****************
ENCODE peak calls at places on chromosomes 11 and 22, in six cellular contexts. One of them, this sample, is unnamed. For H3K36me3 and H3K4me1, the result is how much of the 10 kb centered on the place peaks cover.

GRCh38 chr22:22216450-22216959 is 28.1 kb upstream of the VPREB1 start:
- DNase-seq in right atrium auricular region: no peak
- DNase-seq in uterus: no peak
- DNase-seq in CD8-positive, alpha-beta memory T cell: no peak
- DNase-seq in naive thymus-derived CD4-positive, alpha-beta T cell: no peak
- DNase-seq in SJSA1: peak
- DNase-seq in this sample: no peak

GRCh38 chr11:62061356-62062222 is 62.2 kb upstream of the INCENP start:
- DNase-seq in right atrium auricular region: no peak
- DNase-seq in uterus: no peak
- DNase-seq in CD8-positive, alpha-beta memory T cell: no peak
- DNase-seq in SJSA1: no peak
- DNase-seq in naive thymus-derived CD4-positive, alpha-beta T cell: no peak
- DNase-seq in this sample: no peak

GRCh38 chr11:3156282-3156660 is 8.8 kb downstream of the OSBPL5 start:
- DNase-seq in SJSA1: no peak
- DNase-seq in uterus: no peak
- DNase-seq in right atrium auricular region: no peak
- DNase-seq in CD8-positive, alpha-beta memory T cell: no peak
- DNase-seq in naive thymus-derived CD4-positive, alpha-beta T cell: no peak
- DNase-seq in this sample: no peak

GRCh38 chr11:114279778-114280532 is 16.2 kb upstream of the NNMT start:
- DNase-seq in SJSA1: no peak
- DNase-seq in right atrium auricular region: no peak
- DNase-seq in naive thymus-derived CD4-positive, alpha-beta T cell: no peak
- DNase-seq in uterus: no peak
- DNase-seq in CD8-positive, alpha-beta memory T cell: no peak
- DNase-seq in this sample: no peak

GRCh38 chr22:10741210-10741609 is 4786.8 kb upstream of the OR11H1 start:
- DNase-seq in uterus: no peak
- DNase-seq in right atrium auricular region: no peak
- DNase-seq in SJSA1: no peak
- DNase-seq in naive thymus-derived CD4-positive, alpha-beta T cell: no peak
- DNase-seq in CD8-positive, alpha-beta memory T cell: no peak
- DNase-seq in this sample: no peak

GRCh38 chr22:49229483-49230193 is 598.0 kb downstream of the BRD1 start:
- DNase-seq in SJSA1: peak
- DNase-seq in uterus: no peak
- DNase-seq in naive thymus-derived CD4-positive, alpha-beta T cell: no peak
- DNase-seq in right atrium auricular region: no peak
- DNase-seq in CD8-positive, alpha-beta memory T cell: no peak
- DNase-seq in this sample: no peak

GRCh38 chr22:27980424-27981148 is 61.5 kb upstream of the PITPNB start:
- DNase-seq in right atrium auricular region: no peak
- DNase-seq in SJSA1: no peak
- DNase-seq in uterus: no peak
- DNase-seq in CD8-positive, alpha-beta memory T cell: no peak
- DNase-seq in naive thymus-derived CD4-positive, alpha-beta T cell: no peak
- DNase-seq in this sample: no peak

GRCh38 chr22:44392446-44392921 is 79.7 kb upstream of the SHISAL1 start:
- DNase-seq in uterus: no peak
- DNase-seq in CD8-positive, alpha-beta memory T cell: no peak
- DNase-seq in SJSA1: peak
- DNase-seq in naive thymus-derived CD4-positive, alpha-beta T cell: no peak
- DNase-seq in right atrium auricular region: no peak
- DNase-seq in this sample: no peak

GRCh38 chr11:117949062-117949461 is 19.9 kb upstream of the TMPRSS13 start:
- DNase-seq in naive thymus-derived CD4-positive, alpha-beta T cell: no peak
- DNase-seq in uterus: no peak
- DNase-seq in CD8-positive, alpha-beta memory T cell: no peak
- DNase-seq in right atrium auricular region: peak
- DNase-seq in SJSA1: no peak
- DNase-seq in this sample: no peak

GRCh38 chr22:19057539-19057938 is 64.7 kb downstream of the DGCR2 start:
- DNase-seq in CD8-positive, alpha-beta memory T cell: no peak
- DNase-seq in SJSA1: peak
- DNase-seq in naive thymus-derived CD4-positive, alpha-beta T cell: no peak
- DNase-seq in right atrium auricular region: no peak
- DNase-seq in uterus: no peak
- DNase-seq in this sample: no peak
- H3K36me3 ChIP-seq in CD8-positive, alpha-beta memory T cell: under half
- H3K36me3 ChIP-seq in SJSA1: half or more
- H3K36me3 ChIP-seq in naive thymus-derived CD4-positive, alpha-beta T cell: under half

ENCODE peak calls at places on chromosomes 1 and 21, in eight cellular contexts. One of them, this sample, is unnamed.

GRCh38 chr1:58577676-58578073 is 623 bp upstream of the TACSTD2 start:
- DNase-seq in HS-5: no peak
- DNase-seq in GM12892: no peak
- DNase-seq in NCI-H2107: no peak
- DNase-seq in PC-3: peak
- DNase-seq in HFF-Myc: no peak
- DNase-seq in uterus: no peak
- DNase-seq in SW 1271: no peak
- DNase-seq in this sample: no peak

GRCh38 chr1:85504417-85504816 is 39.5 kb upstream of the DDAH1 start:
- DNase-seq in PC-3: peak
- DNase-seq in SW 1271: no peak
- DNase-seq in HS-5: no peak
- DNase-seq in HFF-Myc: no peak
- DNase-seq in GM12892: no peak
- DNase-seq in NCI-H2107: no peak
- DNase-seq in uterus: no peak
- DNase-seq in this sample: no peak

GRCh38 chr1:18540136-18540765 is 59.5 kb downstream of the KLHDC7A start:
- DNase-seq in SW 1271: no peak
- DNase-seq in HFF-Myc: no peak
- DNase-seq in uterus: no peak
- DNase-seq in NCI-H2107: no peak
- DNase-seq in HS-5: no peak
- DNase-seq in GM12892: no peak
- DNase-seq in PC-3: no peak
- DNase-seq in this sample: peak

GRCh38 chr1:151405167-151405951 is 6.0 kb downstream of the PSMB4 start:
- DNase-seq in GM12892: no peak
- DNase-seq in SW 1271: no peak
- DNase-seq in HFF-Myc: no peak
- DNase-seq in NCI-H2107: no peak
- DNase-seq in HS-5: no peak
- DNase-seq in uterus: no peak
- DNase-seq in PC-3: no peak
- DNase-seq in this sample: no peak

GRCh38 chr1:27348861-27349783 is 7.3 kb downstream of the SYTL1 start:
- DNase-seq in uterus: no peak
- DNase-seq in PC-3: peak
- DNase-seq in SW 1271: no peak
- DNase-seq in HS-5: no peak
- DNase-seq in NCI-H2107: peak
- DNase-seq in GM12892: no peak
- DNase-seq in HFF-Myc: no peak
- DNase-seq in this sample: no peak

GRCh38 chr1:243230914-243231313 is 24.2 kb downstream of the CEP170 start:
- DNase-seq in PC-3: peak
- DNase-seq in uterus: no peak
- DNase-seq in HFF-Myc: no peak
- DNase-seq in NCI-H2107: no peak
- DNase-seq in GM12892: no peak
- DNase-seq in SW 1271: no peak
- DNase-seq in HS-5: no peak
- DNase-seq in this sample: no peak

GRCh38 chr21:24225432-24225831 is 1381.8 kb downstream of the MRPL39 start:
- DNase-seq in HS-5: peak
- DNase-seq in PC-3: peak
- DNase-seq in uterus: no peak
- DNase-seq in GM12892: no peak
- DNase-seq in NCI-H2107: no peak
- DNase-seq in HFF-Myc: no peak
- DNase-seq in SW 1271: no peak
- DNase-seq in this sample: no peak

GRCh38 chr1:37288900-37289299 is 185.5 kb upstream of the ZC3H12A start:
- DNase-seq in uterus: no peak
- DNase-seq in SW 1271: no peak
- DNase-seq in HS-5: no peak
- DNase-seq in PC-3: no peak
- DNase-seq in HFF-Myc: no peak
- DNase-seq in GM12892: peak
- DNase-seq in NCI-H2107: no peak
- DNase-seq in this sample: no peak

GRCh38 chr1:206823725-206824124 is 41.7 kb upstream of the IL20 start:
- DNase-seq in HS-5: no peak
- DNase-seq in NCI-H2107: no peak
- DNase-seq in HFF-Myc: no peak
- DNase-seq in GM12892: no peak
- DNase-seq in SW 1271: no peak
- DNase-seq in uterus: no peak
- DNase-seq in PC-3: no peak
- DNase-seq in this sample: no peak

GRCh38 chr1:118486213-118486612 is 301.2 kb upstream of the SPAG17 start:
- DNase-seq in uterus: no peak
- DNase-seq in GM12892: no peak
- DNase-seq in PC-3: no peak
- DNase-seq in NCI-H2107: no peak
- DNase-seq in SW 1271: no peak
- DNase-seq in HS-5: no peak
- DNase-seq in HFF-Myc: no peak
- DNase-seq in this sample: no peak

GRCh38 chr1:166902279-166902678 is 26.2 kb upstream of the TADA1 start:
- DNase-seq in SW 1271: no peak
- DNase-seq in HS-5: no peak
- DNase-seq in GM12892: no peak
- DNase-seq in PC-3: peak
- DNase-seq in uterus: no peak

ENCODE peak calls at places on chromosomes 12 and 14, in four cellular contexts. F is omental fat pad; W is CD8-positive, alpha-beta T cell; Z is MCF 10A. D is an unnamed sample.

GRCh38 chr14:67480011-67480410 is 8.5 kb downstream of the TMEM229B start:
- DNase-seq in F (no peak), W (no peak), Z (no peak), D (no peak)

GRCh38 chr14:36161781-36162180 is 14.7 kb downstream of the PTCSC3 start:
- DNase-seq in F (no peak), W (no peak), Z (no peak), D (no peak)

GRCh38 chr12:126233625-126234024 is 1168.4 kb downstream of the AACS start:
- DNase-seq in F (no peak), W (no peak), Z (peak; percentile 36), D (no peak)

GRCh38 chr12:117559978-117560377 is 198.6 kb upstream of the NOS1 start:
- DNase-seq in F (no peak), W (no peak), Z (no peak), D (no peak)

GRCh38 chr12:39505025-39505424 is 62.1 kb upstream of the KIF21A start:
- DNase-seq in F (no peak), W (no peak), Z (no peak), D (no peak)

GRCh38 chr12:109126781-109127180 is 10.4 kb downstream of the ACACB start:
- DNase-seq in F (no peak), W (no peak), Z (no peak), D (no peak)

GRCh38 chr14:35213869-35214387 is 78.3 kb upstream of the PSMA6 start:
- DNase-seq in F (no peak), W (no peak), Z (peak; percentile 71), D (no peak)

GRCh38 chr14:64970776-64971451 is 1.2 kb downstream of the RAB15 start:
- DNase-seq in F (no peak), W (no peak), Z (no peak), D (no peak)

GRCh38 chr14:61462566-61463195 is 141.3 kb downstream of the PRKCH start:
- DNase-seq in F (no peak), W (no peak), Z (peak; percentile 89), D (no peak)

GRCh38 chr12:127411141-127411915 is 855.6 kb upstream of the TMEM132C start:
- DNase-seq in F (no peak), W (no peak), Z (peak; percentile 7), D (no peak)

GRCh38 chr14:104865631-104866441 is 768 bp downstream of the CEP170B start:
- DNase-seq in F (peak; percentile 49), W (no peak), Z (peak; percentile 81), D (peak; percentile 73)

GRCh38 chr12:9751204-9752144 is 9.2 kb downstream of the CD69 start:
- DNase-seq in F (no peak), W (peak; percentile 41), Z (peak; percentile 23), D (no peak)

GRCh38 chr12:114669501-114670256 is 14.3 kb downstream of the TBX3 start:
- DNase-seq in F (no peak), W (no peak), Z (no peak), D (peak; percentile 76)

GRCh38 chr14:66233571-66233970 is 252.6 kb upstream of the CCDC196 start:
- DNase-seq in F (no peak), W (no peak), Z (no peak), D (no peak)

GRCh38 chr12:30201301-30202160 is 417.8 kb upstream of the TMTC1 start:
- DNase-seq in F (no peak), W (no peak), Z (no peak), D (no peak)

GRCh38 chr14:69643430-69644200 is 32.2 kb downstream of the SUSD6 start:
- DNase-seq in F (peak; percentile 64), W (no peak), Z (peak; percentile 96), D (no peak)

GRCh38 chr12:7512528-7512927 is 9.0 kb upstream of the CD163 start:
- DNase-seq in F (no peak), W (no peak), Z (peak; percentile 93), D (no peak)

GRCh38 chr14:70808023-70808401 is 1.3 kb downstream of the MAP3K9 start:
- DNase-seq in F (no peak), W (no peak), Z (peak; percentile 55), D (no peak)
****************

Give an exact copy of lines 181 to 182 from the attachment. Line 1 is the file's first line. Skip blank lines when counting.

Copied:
GRCh38 chr12:39505025-39505424 is 62.1 kb upstream of the KIF21A start:
- DNase-seq in F (no peak), W (no peak), Z (no peak), D (no peak)